Tuesday, May 14, 2002
The Coca-Cola Corporation has been kind enough to include a page on their website that lists all of the different brand names they own. Summarize in just two words, Josh. Okay: Sweet Jesus.
Many of the names we instantly recognize from our years of commercial bombardment: starting with Sprite, Tab, Mr. Pibb, Dasani, and Fanta. And little thanks does Coca-Cola receive for such contributions to Global Culture™-brand global culture. (Where, for example, would your skinny image-conscious aunt be without diet Fresca? On the roof, wailing at the moon — that’s where.) No thanks, that’s what. No love. You buy that diet Coke from the Texaco while you fill up your tank with cool, refreshing CleanSystem3 gasoline — fought for and won by your freedom-loving tax dollars, God Bless America! — but do you tell the cashier to thank the owner for providing you such crisp, caffeinated refreshment? No you don’t. You ungrateful sonuvabitch. What is wrong with you? You peed on the sofa when you you were eight. You copied your friends paper in high school. And you were out having drinks last night with that slut Carla when you told me specifically that you had to stay late and work and here I am at home raising our children while you cavort about. How you justify your continuing participating in our “civil”-ization is beyond me.
Stop crying. Josh is here to help.
Not every brand can be a superstar like Sprite, living in the large house in the Hollywood hills, throwing fabulously expensive parties. Some brands have to go out there and pound the pavement each and every day, ensuring their survival only with the sweat on their brows. To give these little guys the extra help they need, I will go through and select some of the Coca-Cola Corporation’s lesser known brands and tell you about them — give them some of the recognition they so sorely deserve.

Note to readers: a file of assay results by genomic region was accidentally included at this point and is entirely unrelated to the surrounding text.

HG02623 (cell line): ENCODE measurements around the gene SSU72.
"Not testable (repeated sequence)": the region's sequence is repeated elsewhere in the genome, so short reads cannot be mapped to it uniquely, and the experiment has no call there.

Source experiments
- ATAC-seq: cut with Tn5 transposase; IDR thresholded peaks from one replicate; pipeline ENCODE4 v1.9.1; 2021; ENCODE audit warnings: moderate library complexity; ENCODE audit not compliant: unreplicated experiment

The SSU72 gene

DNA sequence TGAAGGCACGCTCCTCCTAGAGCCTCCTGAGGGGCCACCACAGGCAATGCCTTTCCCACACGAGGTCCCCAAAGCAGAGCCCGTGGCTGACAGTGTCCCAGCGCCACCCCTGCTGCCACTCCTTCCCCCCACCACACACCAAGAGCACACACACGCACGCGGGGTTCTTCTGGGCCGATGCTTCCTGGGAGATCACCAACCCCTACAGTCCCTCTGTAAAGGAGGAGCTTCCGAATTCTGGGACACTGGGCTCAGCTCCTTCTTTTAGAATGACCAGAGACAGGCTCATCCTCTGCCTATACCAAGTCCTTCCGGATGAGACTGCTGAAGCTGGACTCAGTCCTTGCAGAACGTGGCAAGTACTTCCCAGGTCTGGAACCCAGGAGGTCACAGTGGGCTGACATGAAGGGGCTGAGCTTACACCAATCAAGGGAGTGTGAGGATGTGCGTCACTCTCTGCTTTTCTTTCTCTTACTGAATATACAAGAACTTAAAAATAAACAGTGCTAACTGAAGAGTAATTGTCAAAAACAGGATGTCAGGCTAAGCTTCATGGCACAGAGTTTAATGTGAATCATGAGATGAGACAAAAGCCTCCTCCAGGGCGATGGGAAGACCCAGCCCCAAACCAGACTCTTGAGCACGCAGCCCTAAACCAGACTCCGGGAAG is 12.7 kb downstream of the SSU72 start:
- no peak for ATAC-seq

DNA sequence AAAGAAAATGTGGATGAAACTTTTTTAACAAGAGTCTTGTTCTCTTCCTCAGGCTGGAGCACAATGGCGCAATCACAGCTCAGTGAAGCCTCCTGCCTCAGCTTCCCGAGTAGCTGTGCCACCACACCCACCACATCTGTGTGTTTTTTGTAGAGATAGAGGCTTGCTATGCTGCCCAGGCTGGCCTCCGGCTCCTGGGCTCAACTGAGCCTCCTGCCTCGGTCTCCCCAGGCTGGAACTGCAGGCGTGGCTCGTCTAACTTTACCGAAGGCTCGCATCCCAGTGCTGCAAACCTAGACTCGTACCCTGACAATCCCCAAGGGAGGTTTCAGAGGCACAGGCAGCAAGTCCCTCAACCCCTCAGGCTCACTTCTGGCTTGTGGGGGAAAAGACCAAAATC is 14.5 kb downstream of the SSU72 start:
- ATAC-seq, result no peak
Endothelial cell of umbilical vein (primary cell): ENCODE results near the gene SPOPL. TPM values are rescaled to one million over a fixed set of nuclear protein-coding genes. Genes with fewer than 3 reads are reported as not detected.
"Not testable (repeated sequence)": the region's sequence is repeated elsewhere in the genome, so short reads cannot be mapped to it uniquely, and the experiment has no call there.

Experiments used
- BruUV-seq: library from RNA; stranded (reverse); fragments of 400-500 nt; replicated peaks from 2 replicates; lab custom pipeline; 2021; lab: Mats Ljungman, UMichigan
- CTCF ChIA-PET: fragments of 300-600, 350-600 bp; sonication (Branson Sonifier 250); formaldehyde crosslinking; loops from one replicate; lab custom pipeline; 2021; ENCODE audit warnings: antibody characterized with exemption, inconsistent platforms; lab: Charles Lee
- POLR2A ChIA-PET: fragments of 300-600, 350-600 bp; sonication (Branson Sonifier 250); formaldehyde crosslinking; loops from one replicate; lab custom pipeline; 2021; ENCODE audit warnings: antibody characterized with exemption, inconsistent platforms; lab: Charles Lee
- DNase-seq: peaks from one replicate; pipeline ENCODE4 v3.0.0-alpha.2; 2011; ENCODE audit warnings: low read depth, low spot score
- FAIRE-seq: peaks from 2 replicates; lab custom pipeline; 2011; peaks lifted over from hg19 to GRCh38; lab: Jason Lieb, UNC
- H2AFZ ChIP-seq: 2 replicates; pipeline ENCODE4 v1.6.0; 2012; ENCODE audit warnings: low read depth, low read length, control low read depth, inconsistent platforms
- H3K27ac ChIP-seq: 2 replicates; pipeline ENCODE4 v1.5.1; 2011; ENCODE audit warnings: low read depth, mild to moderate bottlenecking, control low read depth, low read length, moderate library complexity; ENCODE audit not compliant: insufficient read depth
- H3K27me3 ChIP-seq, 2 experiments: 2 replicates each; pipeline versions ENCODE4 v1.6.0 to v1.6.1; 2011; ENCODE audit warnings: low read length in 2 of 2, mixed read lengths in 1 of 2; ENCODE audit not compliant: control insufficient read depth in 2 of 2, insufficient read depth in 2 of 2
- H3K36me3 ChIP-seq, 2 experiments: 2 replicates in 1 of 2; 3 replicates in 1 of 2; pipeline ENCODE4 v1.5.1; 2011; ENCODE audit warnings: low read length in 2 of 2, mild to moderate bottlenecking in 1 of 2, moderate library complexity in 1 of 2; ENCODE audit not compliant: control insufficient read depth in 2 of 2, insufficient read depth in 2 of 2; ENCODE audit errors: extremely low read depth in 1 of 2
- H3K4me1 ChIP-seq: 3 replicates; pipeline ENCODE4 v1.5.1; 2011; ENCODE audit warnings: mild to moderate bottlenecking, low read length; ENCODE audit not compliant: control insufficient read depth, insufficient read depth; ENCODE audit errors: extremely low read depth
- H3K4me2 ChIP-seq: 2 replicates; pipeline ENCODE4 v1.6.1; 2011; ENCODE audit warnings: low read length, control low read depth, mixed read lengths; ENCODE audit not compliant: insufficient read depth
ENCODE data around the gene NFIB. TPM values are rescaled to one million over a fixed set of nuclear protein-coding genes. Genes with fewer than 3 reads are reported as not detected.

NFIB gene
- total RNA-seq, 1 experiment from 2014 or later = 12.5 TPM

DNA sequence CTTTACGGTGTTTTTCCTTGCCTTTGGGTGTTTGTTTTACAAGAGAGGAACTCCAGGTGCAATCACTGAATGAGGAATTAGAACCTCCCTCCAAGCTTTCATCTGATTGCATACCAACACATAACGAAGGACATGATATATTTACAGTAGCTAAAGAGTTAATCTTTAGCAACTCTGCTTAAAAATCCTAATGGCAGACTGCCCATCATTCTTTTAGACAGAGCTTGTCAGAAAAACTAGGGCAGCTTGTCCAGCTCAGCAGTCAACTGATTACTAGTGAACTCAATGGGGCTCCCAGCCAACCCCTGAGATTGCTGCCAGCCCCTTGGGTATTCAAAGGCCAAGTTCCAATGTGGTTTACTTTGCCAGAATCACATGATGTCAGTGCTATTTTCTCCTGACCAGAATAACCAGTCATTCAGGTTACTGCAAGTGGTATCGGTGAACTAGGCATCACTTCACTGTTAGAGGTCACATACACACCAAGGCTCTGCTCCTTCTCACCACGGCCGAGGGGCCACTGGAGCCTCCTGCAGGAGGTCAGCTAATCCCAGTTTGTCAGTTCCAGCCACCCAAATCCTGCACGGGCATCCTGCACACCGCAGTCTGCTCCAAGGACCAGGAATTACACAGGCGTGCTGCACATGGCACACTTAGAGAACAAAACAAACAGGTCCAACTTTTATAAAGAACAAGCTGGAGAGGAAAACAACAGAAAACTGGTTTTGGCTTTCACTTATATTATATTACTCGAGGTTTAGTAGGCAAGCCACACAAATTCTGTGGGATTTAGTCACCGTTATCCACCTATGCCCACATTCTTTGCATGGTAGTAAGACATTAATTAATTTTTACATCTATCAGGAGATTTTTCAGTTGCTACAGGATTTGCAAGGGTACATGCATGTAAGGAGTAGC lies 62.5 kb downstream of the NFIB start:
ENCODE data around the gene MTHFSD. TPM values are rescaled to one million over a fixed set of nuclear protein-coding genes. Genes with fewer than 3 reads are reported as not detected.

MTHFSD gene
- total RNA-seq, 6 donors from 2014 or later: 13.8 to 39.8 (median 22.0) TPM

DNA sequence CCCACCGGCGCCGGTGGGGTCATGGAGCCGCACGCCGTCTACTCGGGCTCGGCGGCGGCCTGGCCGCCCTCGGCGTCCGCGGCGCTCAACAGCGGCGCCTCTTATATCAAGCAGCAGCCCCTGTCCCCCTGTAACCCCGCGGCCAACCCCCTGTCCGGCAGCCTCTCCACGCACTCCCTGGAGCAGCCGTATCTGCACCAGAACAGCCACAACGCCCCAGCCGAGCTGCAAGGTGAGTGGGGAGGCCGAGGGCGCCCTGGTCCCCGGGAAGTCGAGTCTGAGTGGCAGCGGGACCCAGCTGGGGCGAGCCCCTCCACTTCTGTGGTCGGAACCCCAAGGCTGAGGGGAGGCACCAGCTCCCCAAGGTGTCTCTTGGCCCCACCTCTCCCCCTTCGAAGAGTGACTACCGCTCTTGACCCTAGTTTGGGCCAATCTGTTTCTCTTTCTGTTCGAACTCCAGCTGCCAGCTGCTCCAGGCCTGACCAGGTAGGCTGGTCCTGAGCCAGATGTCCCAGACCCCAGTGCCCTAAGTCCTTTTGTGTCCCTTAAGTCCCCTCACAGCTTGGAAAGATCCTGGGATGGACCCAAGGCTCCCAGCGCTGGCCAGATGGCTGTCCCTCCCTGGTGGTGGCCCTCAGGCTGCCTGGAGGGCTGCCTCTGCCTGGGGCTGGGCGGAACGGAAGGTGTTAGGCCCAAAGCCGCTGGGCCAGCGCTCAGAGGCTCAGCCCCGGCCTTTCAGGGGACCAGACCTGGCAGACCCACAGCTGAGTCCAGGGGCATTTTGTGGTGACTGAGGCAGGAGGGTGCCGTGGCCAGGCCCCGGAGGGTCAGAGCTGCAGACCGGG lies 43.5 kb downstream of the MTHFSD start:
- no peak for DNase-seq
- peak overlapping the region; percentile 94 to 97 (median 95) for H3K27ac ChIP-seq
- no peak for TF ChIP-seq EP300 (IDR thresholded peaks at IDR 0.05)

In no particular order:
Almdudler. Coca-Cola developed this brand of soda pop to appeal to the children of the English working-class poor. Thick and dark brown, with the unique taste of flat cheap beer and sewage, this product appeals to the deeper belief that hopelessly flopping around in your own sooty filth for a lifetime has a certain undeniably cool cultural cache. How, y’know, “working class.” In 1998 Coca-Cola introduced new Comfort-Grit™ waste particles to the beverage for extra texture. Early marketing campaigns involved characters from Dicken’s novels, but these have since been abandoned since most people don’t read.
Bimbo Break. Here’s the scenerio: It’s Sunday morning. You’re a bit washed out, hung over, and you’ve got to figure out a way to get that guy out of your bed before your roommate comes back home. After cajoling him back into his clothes and out the door — you need a moment to relax. Introducing Bimbo Break. It’s the energy drink that tastes like a cheap wine cooler, but actually gives your body back those salts and electrolytes it so sorely needs after a hard night, with an extra kick of gingko and guarana to get you rolling again.